Fall 2012, Winter 2013, Spring 2013, Fall 2013, Winter 2014, Spring 2014, Fall 2014, Winter 2015, Spring 2015, Fall 2015, Winter 2016, Spring 2016, Fall 2016, Spring 2017

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PSYC0700 - Senior Research      

Senior Research
A program of research arranged to meet the needs of advanced senior majors in psychology. (PSYC 0201 and PSYC 0202; Approval required)

Fall 2012, Spring 2013, Fall 2013, Spring 2014, Fall 2014, Winter 2015, Spring 2015, Fall 2015, Winter 2016, Spring 2016, Fall 2016, Spring 2017

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PSYC0701 - Senior Thesis Proposal      

Senior Thesis Proposal
Students hoping to be considered as candidates for departmental honors must enroll in PSYC 0701 under the sponsorship of a department faculty member and submit a formal, written research proposal to the department by 5 p.m. on the Wednesday during the final week of fall classes in their senior year. If the proposal is approved, the student will enroll in PSYC 0702 during the winter term and PSYC 0703 during the spring term of their senior year. (Feb graduates should consult with their advisors about the appropriate semester in which to begin a thesis.) (PSYC 0201 and PSYC 0202; Approval required)

Fall 2012, Winter 2013, Spring 2013, Fall 2013, Winter 2014, Spring 2014, Fall 2014, Winter 2015, Spring 2015, Fall 2015, Winter 2016, Spring 2016, Fall 2016, Spring 2017

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PSYC0702 - Senior Thesis Second Semester      

Senior Thesis Second Semester
Students whose honors thesis proposal (PSYC 0701) has been approved will collect, analyze, and interpret their data. This is the second semester of the 3-semester senior thesis. (PSYC 0201, PSYC 0202, and PSYC 0701; Approval required)

Fall 2012, Winter 2013, Spring 2013, Fall 2013, Winter 2014, Spring 2014, Fall 2014, Winter 2015, Spring 2015, Fall 2015, Winter 2016, Spring 2016, Fall 2016, Spring 2017

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PSYC0703 - Senior Thesis      

Senior Thesis*
This is the third and final semester of the senior thesis. Students will finish analyzing, and interpreting their data. This process culminates in a written thesis to be submitted by 4 p.m. on the Monday BEFORE the final week of spring classes, a presentation, and an oral defense. The decision about awarding departmental honors will be made after the student submits the thesis. (PSYC 0201, PSYC 0202, and PSYC 0702; Approval required)

Winter 2013, Spring 2013, Fall 2013, Winter 2014, Spring 2014, Fall 2014, Winter 2015, Spring 2015, Fall 2015, Winter 2016, Spring 2016, Fall 2016, Spring 2017

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RELI0209 / PSYC0209 - Mindfulness and Psychology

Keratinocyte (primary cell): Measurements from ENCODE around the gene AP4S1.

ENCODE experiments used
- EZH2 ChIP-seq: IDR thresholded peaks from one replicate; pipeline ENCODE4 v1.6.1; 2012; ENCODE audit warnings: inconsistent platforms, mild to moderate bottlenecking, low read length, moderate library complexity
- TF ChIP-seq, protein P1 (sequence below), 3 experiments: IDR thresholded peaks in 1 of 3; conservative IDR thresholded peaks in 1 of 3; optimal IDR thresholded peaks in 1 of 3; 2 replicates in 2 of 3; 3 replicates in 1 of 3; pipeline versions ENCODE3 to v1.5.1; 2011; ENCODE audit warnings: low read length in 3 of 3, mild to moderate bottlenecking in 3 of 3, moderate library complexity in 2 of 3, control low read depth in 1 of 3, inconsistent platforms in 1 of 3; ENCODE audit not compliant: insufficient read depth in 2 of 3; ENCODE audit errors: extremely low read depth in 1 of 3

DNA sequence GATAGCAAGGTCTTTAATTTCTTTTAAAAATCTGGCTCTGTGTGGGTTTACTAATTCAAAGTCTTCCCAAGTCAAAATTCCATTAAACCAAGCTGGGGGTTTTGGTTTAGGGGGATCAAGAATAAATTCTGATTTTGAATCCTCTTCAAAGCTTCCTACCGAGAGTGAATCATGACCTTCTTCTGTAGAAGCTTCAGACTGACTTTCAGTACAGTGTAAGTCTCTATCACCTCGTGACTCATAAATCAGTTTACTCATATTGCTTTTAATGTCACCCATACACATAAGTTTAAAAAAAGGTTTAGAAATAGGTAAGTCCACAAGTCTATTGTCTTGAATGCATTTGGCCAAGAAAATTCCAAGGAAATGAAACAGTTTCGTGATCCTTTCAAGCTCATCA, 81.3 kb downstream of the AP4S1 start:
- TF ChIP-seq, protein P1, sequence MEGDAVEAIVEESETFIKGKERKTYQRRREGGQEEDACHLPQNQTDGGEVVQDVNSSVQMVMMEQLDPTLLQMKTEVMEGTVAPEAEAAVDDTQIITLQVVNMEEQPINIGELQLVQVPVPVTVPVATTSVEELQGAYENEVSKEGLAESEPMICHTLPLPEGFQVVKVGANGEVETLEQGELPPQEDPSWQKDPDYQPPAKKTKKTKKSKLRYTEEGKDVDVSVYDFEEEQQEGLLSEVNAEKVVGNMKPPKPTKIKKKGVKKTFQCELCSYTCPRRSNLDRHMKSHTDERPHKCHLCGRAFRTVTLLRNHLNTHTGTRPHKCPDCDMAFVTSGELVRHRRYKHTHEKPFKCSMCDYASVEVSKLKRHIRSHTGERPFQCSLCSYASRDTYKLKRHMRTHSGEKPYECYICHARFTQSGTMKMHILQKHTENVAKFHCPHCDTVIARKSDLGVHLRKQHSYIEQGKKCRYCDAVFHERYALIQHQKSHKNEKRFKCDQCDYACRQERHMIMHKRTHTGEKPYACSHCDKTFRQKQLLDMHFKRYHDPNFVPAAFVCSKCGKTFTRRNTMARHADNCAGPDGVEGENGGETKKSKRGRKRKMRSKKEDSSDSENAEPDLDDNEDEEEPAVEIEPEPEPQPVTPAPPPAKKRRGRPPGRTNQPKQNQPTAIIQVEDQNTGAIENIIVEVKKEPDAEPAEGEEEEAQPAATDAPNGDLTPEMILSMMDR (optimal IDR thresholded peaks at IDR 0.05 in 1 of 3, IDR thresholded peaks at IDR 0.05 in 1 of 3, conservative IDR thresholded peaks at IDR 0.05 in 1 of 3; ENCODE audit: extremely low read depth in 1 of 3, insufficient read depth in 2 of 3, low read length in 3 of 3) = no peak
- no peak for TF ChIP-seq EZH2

Religion and Science: Mindfulness and Modern Psychology
Mindfulness meditation is now widely embraced as a way to enhance personal wellbeing. To better understand this ancient practice, we will explore its traditional Buddhist background alongside its application and study in modern psychology and neuroscience. We will first study mindfulness in its historical context and examine how a traditionally religious practice was adapted for modern individualistic and therapeutic purposes. We will learn basic neural and psychological foundations of emotion, cognition, social behavior, and psychological disorders and raise theoretical and methodological issues in the scientific study of mindfulness. As an experiential component, students will also receive meditation training throughout the semester. (Open to psychology, religion, and neuroscience majors) 3 hrs. lect./1 hr. disc.

Spring 2015

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Presentations and publications (* indicates Middlebury student)

*Cullen, B., *Bruns, M., *Paritsky, A., *McGuirk, E., *Ogle, T., Kimble, M., & Cronise, K. (October, 2015). Neurophysiological correlates of self-referential activity in meditators and non-meditators. Poster presentation at Advances in Meditation Research, New York Academy of Sciences, New York City, NY. September 2015.  

*Cullen, B., *Bruns, M., *McGuirk, E., *Paritsky, A., *Ogle, T., Kimble, M. and Cronise, K. (June, 2015). Neurophysiological correlates of self-referential activity in meditators and non-meditators.  Poster session at the Mind and Life Summer Research Symposium, Garrison, NY.

*Cullen, B.; *Stallworthy, I., *Lesenskyj, A., *Boles, L., *Weinert-Stein, M., *Percelay, R., *McGuirk, E., Sellers, J. and Cronise, K. (Jan, 2015).  Do experienced meditators differ from non-meditators in emotion recognition, competitive reactions or compassionate responses? Poster session at University of Vermont Chapter for the Society for Neuroscience; Neuroscience, Behavior and Health Research Forum;  Burlington, VT.